The Energy of Young Men Made Old People Smile

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Roland and Kate Lapierre at the Rendezvous, Turners Falls MA March 16, 2012
Roland and Kate Lapierre at the Rendezvous last night.

Last night once again the Rendezvous in Turners Falls called to us, the siren of their always delicious salads and what new brews they had on tap. Oh, and my cousin Paul was blowing his sax with a musical family who Mary has known for decades. Where else do you get a spinach salad with walnuts, perfectly juicy chicken strips and tender parsnips and a dressing that tastes so good?

So we had a plan, and the plan was good—rendezvous at the Voo with old pal Joe O’Rourke who I never see enough, and the musical family, the Lapierres. We’d combine our old friends, some of hers, some of mine.

First up it was the oldsters—Kate Marion Lapierre on fiddle and husband Roland on guitar singing twangy songs about Amarillo and Houston and other familiar country chestnuts. In the back a stand-up bass, and on drums their son Noah, who studies music at UMass Dartmouth and really knows how to play drums.

The musical line up was called Frere and Pere LaPierre, since after the parents’ band was through with their set, we’d be treated to their four sons playing an altogether different set of tunes. After a few relaxing and enjoyable  country sets, on came the boys.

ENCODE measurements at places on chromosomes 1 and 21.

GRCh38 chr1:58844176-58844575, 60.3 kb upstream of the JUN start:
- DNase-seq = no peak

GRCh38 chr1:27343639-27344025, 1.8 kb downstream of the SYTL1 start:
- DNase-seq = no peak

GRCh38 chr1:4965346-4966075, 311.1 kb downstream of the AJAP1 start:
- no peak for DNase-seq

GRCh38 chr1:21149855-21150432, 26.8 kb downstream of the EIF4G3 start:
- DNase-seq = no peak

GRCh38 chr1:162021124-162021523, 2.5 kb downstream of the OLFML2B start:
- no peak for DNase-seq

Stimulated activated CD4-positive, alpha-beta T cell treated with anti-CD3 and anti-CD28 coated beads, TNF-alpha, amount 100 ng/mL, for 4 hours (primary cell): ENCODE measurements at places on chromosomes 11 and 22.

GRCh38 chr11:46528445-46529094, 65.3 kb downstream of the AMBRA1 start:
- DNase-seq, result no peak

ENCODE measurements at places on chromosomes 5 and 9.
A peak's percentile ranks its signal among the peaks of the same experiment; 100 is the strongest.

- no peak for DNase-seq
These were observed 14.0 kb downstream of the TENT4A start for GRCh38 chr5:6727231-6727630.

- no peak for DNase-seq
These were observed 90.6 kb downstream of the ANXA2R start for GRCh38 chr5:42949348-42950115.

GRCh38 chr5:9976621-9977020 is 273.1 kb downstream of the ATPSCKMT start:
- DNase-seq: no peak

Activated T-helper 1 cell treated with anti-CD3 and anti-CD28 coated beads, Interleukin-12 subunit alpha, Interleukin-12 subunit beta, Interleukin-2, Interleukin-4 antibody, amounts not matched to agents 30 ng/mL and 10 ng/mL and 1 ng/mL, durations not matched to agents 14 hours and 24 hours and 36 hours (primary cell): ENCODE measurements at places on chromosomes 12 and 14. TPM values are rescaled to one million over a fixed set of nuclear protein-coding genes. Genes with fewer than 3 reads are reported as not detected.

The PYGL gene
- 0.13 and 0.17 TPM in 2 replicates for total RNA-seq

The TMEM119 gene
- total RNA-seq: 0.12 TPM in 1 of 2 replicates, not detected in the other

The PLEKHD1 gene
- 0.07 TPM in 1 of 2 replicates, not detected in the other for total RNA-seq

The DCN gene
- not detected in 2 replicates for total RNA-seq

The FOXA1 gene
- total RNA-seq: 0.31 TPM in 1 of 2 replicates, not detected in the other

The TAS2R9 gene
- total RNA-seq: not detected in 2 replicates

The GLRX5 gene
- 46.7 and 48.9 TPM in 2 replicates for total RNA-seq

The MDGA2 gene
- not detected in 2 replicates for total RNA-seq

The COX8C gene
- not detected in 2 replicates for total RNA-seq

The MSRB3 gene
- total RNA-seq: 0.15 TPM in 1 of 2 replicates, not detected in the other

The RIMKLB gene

Front man Zachary, with a gravity defying mop of black hair jutting ahead on a bass that he strummed like a lead guitar.  Adam,  older and not as rambunctious, on steady eddy lead guitar, Noah on the drums and the youngest brother Isiah on a peculiar tiny keyboard.

Isiah, Zachary, Noah and Adam Lapierre...the sons.
Isiah, Zachary, Noah and Adam Lapierre...the sons.

Their  music was frenetic, it was a mini wall of sound, it had that undeniable thrust and lift off of passionate, energetic young men, talented with a sure-footed backbeat and singing intelligible lyrics that were funny and poignant.

My friend Joe said he wished his mate Susan was there, “she would love this!”  Intending to stay just a few songs, we all became riveted to these young guys, cheering as they pounded away–marveling as old as we all were at how young and vibrant they were.  Glad we came!